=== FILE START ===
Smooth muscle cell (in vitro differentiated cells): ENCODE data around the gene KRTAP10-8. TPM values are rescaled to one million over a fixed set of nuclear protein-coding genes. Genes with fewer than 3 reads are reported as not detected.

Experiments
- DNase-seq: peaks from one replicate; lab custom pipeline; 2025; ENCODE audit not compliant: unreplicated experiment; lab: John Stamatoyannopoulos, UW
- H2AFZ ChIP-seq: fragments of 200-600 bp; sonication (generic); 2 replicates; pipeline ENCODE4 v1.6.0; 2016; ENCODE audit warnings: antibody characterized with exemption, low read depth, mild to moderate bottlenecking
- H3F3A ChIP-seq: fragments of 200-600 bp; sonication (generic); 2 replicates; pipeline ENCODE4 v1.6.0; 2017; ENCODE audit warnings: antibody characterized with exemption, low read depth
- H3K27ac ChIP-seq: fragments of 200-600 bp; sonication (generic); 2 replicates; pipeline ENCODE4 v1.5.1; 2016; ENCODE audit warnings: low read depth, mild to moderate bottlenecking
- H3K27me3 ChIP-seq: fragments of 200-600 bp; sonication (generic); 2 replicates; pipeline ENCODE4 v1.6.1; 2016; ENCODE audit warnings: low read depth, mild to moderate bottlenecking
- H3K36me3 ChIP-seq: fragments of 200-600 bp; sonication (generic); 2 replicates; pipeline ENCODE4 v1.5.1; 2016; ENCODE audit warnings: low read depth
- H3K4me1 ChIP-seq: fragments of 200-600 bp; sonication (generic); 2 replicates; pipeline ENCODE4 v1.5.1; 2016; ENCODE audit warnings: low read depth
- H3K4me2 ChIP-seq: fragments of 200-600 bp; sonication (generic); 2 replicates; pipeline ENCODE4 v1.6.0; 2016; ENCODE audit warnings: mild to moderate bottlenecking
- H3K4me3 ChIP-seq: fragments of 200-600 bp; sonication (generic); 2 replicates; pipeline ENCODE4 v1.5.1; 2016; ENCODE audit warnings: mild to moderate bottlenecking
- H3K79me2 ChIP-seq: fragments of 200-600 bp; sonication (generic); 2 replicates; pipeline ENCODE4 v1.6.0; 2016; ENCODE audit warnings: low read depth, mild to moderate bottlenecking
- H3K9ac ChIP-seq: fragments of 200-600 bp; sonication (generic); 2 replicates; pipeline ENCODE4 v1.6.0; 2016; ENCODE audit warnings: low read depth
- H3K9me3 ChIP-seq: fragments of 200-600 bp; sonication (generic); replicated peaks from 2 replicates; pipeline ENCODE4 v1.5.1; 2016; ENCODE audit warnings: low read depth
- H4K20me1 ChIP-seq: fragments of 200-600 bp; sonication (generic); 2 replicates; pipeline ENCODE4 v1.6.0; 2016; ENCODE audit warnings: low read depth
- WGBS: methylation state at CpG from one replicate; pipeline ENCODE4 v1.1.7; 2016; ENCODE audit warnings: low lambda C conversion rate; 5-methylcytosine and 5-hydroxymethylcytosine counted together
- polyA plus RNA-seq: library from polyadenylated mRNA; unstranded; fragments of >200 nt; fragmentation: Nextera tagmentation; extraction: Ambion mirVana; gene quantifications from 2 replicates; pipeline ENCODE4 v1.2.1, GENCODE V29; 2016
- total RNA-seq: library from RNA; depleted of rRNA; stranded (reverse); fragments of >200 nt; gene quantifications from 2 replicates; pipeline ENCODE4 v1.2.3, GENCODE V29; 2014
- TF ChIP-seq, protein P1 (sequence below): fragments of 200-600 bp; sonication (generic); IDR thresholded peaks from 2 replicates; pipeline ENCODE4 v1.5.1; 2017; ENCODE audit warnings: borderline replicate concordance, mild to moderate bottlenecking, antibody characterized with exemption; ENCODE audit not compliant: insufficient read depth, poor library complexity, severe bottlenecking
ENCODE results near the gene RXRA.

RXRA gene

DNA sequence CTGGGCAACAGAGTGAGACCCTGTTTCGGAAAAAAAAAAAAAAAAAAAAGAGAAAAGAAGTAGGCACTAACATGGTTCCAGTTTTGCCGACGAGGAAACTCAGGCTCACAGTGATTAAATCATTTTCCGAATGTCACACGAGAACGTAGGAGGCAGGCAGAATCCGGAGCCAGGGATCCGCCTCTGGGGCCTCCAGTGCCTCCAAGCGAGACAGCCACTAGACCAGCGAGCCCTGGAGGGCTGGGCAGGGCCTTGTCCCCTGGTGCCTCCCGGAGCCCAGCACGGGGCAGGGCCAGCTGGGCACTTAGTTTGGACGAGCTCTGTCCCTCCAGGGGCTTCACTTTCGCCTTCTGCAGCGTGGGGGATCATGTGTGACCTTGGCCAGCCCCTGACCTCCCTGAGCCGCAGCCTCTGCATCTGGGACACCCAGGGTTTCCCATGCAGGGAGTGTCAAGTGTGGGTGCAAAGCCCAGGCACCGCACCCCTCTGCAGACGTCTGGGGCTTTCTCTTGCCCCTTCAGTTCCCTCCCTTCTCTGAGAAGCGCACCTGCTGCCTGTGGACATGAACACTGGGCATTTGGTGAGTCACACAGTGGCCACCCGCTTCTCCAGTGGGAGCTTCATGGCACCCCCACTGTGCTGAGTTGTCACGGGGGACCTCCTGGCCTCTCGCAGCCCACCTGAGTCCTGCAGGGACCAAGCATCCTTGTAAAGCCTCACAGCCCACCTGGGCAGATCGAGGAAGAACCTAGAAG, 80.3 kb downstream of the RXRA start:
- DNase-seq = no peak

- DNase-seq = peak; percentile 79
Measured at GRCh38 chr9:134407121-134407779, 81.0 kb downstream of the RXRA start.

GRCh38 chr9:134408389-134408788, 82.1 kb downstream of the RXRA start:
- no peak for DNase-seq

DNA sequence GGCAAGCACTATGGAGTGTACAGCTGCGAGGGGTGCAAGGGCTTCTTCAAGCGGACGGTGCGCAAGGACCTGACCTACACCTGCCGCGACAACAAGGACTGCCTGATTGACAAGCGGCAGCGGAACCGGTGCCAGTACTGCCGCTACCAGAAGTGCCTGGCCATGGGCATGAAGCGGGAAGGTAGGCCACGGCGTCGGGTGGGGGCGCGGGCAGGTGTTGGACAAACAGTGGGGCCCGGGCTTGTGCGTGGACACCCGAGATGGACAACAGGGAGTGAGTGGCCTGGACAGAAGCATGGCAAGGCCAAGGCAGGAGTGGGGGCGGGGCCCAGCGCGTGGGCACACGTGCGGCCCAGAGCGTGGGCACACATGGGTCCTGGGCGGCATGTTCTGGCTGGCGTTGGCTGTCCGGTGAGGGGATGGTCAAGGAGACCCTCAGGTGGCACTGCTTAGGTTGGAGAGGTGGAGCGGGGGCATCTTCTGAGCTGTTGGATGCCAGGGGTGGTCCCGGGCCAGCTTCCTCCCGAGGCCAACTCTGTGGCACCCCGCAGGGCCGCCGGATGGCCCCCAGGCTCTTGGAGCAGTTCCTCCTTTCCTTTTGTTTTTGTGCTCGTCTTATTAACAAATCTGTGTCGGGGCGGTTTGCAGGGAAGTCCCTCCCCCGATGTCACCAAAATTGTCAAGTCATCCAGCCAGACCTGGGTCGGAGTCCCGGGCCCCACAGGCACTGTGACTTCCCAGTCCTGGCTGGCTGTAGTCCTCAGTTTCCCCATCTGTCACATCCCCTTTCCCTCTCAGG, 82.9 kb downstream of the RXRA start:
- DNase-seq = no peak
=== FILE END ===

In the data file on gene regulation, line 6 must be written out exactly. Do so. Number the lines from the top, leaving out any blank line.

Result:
- H3K27ac ChIP-seq: fragments of 200-600 bp; sonication (generic); 2 replicates; pipeline ENCODE4 v1.5.1; 2016; ENCODE audit warnings: low read depth, mild to moderate bottlenecking